Automakers Welcome New Energy Bill

Frank Williams
by Frank Williams
automakers welcome new energy bill

Even as the Prez picks up his pens to sign the new Energy Bill into law, the automakers are rallying around the cause. While the cynical amongst you might suggest that their support indicates that the bill's riddled with loopholes, we couldn't possibly comment. Chrysler's (nee Toyota's) Jim Press had no such reluctance. He told MSNBC "We now know what the rules are of the game. [Translation: We manipulated the legislation as much as we could.] Each manufacturer now will be able to play its hand in its unique way. [We'll game the rules to the max.] We're in the best position to marry technology and not make people make sacrifices or compromises on the product they want. [We're going to continue to build huge trucks, CAFE be damned!]" Rick Wagoner responded with Generic Press Statement "We will focus our engineering and technical resources to attain these standards, and we remain hard at work applying the innovation and developing the advanced technologies that will power tomorrow's cars and trucks." Toyota's Jim Lentz just said they'll expand their range of hybrids. "We're a hybrid company." Uh huh. A hybrid company that makes a fortune off of gas-sucking trucks and SUVs. It's nice to know even as the rules change, it'll be business as usual.

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  • Samir Syed Samir Syed on Dec 19, 2007

    Raskolnikov: What if the pants are made of hemp and their owner only farts out Ethanol, not Methane?

  • TheHuman TheHuman on Dec 19, 2007
    In related news, Congress will pass groundbreaking legislation regulating obesity by limiting the waist size on pants to 34″. (Thanks Bob Lutz) Tax the shit out of gasoline….people will use less of it. Yeah then we can pass that huge tax on food...people will use less of it. It works both ways
  • Jeff in Canada Jeff in Canada on Dec 20, 2007

    Come on, food is a necessity. Gasoline is not. New CAFE or not, nothing will change. The automakers will build whatever they can sell, hopefully for a profit. If building a gas-guzzler makes you enormous profits, but you have to pay a little fine due to CAFE, so be it. It keeps BMW's doors open.

  • Steven Lang Steven Lang on Dec 20, 2007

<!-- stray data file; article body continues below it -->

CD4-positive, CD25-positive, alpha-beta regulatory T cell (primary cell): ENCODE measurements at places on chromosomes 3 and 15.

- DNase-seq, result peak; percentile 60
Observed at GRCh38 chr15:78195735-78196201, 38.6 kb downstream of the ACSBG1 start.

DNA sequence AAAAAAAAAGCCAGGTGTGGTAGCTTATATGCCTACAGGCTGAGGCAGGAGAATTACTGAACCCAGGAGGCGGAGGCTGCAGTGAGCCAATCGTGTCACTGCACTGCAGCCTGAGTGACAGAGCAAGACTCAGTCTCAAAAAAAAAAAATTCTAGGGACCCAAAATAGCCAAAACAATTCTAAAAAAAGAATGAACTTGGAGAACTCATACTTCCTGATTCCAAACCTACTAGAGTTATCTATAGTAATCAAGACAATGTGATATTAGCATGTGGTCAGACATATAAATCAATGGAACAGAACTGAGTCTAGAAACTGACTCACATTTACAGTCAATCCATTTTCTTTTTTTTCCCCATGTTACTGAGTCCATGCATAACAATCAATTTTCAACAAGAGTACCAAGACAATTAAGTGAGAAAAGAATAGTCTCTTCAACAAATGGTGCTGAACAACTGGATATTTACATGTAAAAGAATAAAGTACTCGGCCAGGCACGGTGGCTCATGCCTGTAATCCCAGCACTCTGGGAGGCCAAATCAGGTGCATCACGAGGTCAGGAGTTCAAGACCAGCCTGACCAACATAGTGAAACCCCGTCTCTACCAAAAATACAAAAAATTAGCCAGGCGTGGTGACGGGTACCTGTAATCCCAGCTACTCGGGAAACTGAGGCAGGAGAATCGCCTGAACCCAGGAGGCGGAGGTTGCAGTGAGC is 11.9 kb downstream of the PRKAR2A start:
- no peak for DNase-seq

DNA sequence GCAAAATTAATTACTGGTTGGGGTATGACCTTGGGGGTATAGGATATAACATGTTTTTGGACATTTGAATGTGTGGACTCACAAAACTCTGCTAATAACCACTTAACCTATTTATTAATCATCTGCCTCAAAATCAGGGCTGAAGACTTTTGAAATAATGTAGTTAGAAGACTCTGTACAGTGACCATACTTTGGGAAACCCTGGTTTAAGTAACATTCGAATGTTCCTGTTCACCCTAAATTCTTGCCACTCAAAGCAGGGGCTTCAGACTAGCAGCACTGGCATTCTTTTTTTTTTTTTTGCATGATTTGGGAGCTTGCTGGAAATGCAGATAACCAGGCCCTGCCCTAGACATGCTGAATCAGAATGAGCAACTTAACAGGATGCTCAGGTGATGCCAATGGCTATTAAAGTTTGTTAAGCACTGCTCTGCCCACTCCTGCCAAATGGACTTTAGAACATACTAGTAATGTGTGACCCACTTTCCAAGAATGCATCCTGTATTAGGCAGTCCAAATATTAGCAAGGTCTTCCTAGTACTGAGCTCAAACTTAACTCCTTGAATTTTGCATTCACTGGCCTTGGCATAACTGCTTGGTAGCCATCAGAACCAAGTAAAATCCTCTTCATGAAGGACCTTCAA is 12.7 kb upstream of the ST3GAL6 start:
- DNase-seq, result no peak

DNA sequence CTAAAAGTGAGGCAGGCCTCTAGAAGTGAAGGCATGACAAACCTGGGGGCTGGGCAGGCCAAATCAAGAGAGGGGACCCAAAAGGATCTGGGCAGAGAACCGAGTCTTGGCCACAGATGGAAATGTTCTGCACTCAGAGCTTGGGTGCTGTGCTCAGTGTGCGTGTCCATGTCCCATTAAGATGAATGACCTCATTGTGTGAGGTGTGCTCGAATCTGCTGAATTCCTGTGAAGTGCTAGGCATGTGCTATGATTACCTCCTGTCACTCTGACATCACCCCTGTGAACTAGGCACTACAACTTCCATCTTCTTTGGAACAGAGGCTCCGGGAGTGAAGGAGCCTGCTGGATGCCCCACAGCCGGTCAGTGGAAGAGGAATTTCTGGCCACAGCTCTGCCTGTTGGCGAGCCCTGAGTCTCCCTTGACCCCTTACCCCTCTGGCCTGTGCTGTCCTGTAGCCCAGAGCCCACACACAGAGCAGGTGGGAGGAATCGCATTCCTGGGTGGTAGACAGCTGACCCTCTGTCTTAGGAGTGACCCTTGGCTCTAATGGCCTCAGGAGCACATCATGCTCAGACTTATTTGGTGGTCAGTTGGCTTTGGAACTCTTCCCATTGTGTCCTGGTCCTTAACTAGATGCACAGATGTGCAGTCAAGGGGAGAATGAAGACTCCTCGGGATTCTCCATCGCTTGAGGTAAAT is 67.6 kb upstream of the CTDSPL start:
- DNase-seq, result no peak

Folks, the only way to vote is with your wallet and your feet. That's why I wear New Balance shoes. I also may end up purchasing a 2006 Corolla for $6500 today. Let me see, if I sell it for $9500... 35 miles per gallon / $3 gas (it's an election year) = $3,000 if I travel 35k miles 20 miles per gallon / $3 gas = $5,250 Hmmm.... a $2,250 difference. That equates to a bit over $6 a day. Then again I can sell it for about $9500 and that would result in an immediate profit of $3000. A lot of folks make the same type of short-term rationalization as it applies to their own business. The fellow who has a loaded up F150 may only get 15 mile per gallon. But he's got a business to run, clients to entertain, products to haul in his truck, and he must endure the slings and arrows of daily traffic. That truck is not so much an expense to him as it is a profit center and validation of his overall work ethic. Guess what? That fellow is going to keep his rig until the price of gas or tax get to near draconian proportions. The folks who are living paycheck to paycheck (or less) see what equates to $6 a day in extra cost and may scale down a bit at this point. This is especially the case where driving a fuel efficient vehicle is aligned with mainstream norms. Those folks who aren't as price sensitive will probably drive what they really want. If they see the running cost as high they may decide to buy a two year old version instead of a new one. In theory, you may be able to tax many of them out of their vehicle with one large sum in the beginning (gas guzzler tax), but they could care less about the extra $6 a day in running cost if the vehicle is an excellent fit for their work and tastes. I don't have any easy answer to this issue, but I do have one caveat. Taxation, pork barrel programs, and loophole ridden bills are almost always designed to let the big fellows (government and industry interests) make money off the little fellows (us). They never work. They're nothing new. I'm sure the Romans had all different types of taxes back in the day that enabled the industries and government of that time to flourish at the expense of the common citizen. Anyone who thinks that today's world in the USA is any different should check out the cost of having a cell phone or DSL sevice in the US vs. most other developed countries. Check out the technologies used in most affluent and developing economies as well. We're gradually becoming a footnote. Thanks in great part to a few companies that are pulling the strings of power in all levels of government. At times I think the only way these forces could ever be countered is with a consumer advocacy group that would have massive media outreach and it's own army of lobbyists. Even that is not a real solution to the inherent problem.